Burden of dysthymia and comorbid illness in adults in a Canadian primary care setting: high rates of psychiatric illness in the offspring
- Additional Document Info
- View All
BACKGROUND: The burden of comorbid dysthymia and other comorbid psychiatric illnesses in a Canadian primary care setting was measured. Two groups of primary care patients: those who scored positive for comorbid dysthymia versus those who scored negative for any psychiatric disorder were compared. METHODS: This was a cross-sectional survey in a Health Service Organization (HSO) in Ontario, Canada. The subjects were patients of the HSO. The main outcome measures were: health status, mood, social adjustment, coping ability, children's psychiatric disorders, child development, family function, and health and social service utilization. RESULTS: Of the 6280 eligible adults who were patients at the HSO, 68.9% consented to be screened for psychiatric disorders; 5.1% screened positive for dysthymia, of which 90% had at least one comorbid psychiatric disorder. The following statistically significant differences were found between people with dysthymia and other comorbid psychiatric disorders versus people without any psychiatric disorder. People with dysthymia were more likely to have worse health status, worry more about their health, and report levels of pain that impaired their function; they had higher MADRS depression scores, lower social role function scores, lower social adjustment scores, and lower coping ability. More children of people with comorbid dysthymia met criteria for one or more childhood psychiatric disorders and there were more families with a parent with dysthymia that were dysfunctional. People with dysthymia used a greater proportion of health and social services, had higher per person annual health care costs (excluding hospital services), and had higher per person annual indirect costs (lost wages). CONCLUSION: This analysis demonstrated the burden of illness and costs that this disorder imposes on individuals, their families, and society as a whole.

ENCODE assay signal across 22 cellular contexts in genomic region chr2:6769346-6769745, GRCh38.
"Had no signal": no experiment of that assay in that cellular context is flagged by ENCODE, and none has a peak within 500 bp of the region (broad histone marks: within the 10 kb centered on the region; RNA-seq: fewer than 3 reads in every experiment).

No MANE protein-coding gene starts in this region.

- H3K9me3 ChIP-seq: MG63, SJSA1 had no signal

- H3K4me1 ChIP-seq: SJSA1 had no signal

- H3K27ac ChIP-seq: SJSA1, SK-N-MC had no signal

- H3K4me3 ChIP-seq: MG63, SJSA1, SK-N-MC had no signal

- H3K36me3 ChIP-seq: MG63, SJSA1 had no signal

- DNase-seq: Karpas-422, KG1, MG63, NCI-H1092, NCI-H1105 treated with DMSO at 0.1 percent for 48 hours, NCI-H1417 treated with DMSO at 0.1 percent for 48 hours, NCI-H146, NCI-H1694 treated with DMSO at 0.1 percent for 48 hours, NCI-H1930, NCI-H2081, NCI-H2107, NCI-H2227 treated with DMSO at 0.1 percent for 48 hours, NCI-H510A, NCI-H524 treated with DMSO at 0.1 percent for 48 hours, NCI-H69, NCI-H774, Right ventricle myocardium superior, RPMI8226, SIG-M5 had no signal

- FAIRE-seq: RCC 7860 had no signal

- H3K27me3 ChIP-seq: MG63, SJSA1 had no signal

has subject area